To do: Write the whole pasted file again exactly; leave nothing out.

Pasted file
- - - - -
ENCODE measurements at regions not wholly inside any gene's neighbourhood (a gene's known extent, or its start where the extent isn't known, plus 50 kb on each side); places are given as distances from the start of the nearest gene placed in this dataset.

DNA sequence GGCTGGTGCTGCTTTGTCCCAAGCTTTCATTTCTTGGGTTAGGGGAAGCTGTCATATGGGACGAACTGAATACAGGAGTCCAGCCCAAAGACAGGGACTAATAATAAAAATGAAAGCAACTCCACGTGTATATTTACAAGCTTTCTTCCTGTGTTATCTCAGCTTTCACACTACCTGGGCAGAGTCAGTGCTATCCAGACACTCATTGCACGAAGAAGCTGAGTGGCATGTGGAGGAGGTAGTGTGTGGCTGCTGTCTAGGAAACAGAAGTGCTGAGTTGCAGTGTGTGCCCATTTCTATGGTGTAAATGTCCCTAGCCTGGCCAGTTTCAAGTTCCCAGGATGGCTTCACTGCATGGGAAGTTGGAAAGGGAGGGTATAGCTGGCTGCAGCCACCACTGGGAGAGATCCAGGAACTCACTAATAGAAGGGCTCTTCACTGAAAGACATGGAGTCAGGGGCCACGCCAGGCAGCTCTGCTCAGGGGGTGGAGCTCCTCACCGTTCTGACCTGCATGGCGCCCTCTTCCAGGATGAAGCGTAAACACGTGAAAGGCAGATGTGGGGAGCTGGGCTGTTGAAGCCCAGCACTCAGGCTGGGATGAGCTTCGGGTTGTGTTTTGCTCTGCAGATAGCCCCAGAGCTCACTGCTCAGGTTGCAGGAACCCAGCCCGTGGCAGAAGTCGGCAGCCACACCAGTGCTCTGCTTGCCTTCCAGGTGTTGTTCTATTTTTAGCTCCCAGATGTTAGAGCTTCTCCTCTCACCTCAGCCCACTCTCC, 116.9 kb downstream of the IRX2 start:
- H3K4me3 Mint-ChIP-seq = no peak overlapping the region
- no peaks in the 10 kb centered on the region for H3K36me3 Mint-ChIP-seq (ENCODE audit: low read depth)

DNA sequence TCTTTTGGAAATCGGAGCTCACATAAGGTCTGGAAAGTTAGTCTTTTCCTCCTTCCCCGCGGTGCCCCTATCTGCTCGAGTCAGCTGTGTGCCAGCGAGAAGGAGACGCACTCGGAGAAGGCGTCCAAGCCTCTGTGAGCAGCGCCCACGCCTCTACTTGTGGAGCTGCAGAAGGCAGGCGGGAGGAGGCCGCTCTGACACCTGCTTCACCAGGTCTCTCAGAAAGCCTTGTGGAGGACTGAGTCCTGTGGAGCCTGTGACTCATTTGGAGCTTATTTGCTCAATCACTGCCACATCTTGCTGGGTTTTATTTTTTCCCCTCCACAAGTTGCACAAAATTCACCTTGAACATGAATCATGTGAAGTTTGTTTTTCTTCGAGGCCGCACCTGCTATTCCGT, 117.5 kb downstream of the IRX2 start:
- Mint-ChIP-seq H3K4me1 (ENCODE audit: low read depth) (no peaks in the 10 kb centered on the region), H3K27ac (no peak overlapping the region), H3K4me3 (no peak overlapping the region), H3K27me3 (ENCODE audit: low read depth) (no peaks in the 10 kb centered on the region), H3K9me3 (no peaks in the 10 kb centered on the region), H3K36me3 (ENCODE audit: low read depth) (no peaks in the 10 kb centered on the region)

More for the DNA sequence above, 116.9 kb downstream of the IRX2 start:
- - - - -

ENCODE measurements at regions not wholly inside any gene's neighbourhood (a gene's known extent, or its start where the extent isn't known, plus 50 kb on each side); places are given as distances from the start of the nearest gene placed in this dataset.

DNA sequence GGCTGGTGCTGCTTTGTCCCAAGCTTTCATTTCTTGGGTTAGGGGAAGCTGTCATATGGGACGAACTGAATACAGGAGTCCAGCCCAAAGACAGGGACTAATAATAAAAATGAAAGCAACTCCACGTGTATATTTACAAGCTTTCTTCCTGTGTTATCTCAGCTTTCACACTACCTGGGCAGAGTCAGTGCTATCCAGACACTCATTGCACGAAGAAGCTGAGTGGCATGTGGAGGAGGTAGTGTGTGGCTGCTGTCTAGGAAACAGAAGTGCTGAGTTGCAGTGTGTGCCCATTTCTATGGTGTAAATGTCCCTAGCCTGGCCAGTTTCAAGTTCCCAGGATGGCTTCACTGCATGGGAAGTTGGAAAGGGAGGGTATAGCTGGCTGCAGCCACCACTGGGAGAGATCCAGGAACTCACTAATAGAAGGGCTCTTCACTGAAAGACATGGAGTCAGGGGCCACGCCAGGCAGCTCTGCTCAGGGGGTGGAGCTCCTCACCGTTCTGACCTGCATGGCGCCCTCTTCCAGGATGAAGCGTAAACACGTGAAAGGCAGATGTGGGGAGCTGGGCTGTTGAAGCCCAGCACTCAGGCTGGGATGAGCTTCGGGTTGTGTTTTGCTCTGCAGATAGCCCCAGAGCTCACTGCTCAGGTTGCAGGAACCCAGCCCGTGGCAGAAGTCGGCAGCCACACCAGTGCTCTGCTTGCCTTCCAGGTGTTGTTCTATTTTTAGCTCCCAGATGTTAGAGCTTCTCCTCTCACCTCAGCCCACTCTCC, 116.9 kb downstream of the IRX2 start:
- H3K4me3 Mint-ChIP-seq = no peak overlapping the region
- no peaks in the 10 kb centered on the region for H3K36me3 Mint-ChIP-seq (ENCODE audit: low read depth)

DNA sequence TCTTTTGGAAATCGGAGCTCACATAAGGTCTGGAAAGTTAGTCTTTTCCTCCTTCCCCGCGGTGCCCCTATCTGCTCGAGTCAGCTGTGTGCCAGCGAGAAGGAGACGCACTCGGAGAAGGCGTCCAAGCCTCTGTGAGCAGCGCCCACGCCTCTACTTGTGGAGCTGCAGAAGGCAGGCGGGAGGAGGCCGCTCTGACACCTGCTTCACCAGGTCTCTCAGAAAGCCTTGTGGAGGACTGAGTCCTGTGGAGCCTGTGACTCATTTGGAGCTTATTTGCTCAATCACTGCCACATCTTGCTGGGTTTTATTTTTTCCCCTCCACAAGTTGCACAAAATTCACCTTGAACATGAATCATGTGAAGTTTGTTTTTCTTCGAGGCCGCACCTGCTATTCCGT, 117.5 kb downstream of the IRX2 start:
- Mint-ChIP-seq H3K4me1 (ENCODE audit: low read depth) (no peaks in the 10 kb centered on the region), H3K27ac (no peak overlapping the region), H3K4me3 (no peak overlapping the region), H3K27me3 (ENCODE audit: low read depth) (no peaks in the 10 kb centered on the region), H3K9me3 (no peaks in the 10 kb centered on the region), H3K36me3 (ENCODE audit: low read depth) (no peaks in the 10 kb centered on the region)

More for the DNA sequence above, 116.9 kb downstream of the IRX2 start: